Are we pushing a digital world on people who simply aren’t ready for it?
It’s a question that comes to mind after perusing the media landscape, both the day’s news and what’s trending on social media. The overall impression is that we are currently stuck in the center of something akin to a New Age civil war, with Americans divided into two camps: The vaxxed, and the unvaxxed.
How did we get here?
You have to wonder how the news of the day, every day, throughout the pandemic contributed to this mayhem. The digital age mandate that instructs news outlets…
Why do Americans lose their minds over news today?
We just had to ask.
The answer is compelling. And complicated.
The latest survey results from the Trust in News Project out of the Reuters Institute for the Study of Journalism at the University of Oxford illustrate not only how Americans feel about the news today, but also reveals our weaknesses as a society. As always, we’re more curious as to the why. Here’s what’s up in the land of the free.
Sure, political polarization is a huge part of the problem — in fact, such polarization is more pronounced here…
Expert Advice for Dealing with Grief and Bereavement
With the 20th anniversary of Sept. 11 upon us, retrospectives and remembrances are in the news. These works of journalism bring us back to that day, thinking about the way things were, along with who and what we lost.
In the Fair Media Council podcast, FMC Fast Chat, we offer an episode that focuses on dealing with 9/11, coping with the loss and bereavement. Our guest is Allison Gilbert, journalist and, as a result of Sept. 11, now an established grief expert, author, and speaker on the subject. She offers timeless advice…
Kabul. The delta variant. A hostless Jeopardy.
A fresh swipe at today’s headlines and one thing becomes apparent: Bad news knows no bounds. A heavy news cycle is queuing up to keep us all on edge this fall, hand-in-hand with an active hurricane season. Combined, it means humankind must take the initiative, and rein in its hyperconnected behavior patterns. Just disconnect for a bit. If not for yourself, then for your kids.
One of the biggest mistakes adults make when it comes to news is that we allow it to be seen and heard freely throughout the house. We turn…
There are many interesting predicaments news outlets find themselves facing in the digital age, but here’s one that keeps popping up as it lands in our inboxes on a daily basis.
The major and most common benefit offered by digital news outlets to entice readers to subscribe is this: an ad-free reading experience. On one level, this perk illustrates certain care and consideration for the people willing to ante up their hard-earned cash for subscription services. Yet, on another level, it makes less than no sense at all. In fact, if we fast forward to the future and look back…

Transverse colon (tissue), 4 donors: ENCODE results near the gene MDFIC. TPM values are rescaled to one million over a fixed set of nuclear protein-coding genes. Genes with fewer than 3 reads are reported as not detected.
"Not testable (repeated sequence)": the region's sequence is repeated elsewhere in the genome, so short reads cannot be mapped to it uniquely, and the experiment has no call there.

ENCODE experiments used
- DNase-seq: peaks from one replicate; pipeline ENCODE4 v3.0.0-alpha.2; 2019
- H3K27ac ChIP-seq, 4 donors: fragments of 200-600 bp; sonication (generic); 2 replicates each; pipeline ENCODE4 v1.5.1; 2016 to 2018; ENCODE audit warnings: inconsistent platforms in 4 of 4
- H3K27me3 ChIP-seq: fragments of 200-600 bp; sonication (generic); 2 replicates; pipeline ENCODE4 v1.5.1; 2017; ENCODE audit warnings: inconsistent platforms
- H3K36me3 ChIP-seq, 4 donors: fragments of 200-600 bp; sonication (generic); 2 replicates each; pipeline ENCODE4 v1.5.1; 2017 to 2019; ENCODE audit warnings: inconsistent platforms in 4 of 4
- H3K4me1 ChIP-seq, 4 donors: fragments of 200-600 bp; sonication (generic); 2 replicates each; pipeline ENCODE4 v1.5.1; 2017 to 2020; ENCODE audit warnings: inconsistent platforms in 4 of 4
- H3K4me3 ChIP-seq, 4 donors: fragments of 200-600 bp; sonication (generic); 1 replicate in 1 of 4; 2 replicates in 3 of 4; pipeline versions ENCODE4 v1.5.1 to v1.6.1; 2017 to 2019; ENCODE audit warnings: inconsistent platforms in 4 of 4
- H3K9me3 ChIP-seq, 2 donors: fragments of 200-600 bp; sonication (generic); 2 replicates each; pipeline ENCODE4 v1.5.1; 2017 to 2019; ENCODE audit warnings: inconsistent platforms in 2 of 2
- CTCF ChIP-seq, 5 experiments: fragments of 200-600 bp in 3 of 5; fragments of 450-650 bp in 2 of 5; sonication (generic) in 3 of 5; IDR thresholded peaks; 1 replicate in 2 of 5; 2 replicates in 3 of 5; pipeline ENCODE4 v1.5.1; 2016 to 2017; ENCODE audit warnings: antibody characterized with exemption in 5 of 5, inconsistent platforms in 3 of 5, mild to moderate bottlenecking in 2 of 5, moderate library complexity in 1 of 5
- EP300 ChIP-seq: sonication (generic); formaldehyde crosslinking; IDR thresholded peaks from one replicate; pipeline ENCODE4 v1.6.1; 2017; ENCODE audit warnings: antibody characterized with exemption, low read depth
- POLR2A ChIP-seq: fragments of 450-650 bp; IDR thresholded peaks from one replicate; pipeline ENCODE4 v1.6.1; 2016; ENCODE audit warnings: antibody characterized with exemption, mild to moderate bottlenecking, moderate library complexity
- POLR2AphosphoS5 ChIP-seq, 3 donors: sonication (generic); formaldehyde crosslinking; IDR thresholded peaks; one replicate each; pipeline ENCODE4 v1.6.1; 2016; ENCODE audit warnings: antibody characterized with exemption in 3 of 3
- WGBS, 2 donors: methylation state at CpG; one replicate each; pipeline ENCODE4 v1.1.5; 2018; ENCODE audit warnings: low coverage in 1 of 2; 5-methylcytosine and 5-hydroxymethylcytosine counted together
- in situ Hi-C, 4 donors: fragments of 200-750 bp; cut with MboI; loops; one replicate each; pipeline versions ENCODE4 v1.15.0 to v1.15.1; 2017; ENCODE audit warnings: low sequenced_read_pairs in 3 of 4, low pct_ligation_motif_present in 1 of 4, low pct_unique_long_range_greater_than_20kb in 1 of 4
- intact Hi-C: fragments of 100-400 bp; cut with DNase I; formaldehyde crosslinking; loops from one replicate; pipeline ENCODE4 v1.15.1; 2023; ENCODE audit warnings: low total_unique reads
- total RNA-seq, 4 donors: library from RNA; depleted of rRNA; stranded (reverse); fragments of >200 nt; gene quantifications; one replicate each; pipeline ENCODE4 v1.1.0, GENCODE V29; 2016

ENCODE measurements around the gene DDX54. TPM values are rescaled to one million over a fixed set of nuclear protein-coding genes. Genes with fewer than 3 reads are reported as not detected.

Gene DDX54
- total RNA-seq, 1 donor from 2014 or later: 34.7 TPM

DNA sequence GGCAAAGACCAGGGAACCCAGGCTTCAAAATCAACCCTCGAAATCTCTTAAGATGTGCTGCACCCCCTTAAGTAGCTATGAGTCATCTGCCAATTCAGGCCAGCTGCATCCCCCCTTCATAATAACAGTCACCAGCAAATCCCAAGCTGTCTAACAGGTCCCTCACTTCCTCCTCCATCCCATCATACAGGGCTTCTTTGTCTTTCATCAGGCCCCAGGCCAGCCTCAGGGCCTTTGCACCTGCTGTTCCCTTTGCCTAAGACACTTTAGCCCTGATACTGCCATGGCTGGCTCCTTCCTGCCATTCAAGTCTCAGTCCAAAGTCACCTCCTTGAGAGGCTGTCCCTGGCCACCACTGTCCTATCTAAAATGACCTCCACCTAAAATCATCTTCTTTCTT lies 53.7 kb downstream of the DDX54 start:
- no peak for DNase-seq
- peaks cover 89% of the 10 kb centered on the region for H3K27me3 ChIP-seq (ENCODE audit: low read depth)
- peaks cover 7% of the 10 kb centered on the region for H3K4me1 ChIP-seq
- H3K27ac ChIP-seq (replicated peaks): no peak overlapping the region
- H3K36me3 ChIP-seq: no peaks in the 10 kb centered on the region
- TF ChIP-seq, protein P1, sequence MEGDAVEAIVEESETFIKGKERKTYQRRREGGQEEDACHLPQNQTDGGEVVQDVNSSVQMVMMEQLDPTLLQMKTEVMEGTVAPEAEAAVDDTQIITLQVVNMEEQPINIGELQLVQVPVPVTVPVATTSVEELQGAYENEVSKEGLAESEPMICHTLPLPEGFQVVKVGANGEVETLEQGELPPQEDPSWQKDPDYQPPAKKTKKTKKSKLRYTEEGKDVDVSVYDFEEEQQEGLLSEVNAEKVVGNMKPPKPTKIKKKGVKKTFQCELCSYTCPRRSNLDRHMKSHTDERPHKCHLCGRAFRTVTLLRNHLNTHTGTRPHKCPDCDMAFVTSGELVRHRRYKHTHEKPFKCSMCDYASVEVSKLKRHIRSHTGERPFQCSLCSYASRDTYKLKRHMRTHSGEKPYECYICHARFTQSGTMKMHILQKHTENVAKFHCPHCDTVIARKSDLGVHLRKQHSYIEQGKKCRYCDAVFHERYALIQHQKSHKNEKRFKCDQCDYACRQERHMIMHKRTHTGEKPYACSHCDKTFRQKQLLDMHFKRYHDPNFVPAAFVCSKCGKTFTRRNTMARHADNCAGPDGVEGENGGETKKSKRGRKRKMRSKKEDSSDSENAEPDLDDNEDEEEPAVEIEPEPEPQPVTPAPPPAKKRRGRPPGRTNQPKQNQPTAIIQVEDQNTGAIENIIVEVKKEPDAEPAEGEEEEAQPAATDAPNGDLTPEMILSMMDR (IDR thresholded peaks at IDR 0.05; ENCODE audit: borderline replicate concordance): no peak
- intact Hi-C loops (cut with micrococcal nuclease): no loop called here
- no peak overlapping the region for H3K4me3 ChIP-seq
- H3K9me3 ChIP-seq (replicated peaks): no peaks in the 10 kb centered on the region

Today’s news is highly repetitive and available on demand. Here’s the thing: You get to decide when to demand it, so never forget you are ultimately in control of your own news habit.
The reason for the repetition is simple: The media knows you’re not paying attention all of the time, so they’ve eliminated the FOMO — the fear of missing out. The media also knows that the more information they throw at you, the less you are likely to remember, so they repeat the process, over and over again, like a dog chasing its tail.
It’s all about time.
One of the advantages of an industry falling apart — that’d be news — is that the act of falling apart includes, at its very core, the opportunity to build back better.
In 2009, we all lived through the switch from analog to digital. It didn’t have too much impact on the consumer (maybe you needed a converter box, for which the FCC picked up the $40 tab) but the change came with much handwringing from broadcast types. Just over a decade later, that change has long been forgotten. So why the handwringing? Change is change.
The change from print…
When the dust settles, what all this is really about is the need for education.
Originally considered a fad, social media channels have matured and now command the type of advertising revenue once reserved for the loftiest news outlets. Sure, MySpace and Quibi have been completely forgotten, but YouTube just pulled in $7 billion in ad revenue. An impressive haul, especially when you factor in the channel doesn’t actually make any of its own content. It’s a newfangled version of the classic entrepreneurship lesson: Don’t own the hot dog trucks. Own the route.
But the success spawns new rivals into…
One of the worst subjects for journalists to cover is the one that hits closest to home: the state of the news industry.
It also happens to be the best subject to gauge a reporter’s level of expertise. But the one thing that stands out the most in all of the hubbub regarding news today is the fact that the state of the industry is separate from the value of journalism.
And that’s where things get messy.
Headline writers seem to take a perverse pleasure in telling us all too often journalism is on its deathbed. Perhaps it’s because that’s…